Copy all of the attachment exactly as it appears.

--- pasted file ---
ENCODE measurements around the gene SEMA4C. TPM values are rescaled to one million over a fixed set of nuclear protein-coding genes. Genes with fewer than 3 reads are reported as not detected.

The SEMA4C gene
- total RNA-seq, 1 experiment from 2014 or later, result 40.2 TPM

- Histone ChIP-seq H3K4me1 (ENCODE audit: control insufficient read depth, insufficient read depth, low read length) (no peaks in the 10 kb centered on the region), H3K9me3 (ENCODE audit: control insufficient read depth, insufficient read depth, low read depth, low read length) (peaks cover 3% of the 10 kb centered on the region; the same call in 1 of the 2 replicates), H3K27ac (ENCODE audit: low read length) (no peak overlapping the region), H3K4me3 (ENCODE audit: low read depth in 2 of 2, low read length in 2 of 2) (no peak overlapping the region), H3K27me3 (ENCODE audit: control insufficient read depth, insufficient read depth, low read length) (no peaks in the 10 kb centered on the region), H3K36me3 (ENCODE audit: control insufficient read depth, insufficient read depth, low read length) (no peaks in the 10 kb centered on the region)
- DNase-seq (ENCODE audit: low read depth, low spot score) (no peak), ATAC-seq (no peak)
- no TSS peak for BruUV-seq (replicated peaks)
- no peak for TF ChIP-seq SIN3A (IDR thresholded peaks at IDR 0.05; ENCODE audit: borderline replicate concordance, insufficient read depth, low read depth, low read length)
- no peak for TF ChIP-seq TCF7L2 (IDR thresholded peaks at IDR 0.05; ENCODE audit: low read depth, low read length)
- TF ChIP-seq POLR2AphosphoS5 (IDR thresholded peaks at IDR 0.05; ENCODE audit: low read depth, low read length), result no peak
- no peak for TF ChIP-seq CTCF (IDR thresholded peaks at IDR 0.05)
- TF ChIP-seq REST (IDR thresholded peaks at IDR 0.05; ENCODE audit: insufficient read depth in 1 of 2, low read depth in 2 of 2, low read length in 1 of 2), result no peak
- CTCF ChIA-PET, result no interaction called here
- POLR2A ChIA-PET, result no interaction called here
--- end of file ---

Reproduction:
ENCODE measurements around the gene SEMA4C. TPM values are rescaled to one million over a fixed set of nuclear protein-coding genes. Genes with fewer than 3 reads are reported as not detected.

The SEMA4C gene
- total RNA-seq, 1 experiment from 2014 or later, result 40.2 TPM

- Histone ChIP-seq H3K4me1 (ENCODE audit: control insufficient read depth, insufficient read depth, low read length) (no peaks in the 10 kb centered on the region), H3K9me3 (ENCODE audit: control insufficient read depth, insufficient read depth, low read depth, low read length) (peaks cover 3% of the 10 kb centered on the region; the same call in 1 of the 2 replicates), H3K27ac (ENCODE audit: low read length) (no peak overlapping the region), H3K4me3 (ENCODE audit: low read depth in 2 of 2, low read length in 2 of 2) (no peak overlapping the region), H3K27me3 (ENCODE audit: control insufficient read depth, insufficient read depth, low read length) (no peaks in the 10 kb centered on the region), H3K36me3 (ENCODE audit: control insufficient read depth, insufficient read depth, low read length) (no peaks in the 10 kb centered on the region)
- DNase-seq (ENCODE audit: low read depth, low spot score) (no peak), ATAC-seq (no peak)
- no TSS peak for BruUV-seq (replicated peaks)
- no peak for TF ChIP-seq SIN3A (IDR thresholded peaks at IDR 0.05; ENCODE audit: borderline replicate concordance, insufficient read depth, low read depth, low read length)
- no peak for TF ChIP-seq TCF7L2 (IDR thresholded peaks at IDR 0.05; ENCODE audit: low read depth, low read length)
- TF ChIP-seq POLR2AphosphoS5 (IDR thresholded peaks at IDR 0.05; ENCODE audit: low read depth, low read length), result no peak
- no peak for TF ChIP-seq CTCF (IDR thresholded peaks at IDR 0.05)
- TF ChIP-seq REST (IDR thresholded peaks at IDR 0.05; ENCODE audit: insufficient read depth in 1 of 2, low read depth in 2 of 2, low read length in 1 of 2), result no peak
- CTCF ChIA-PET, result no interaction called here
- POLR2A ChIA-PET, result no interaction called here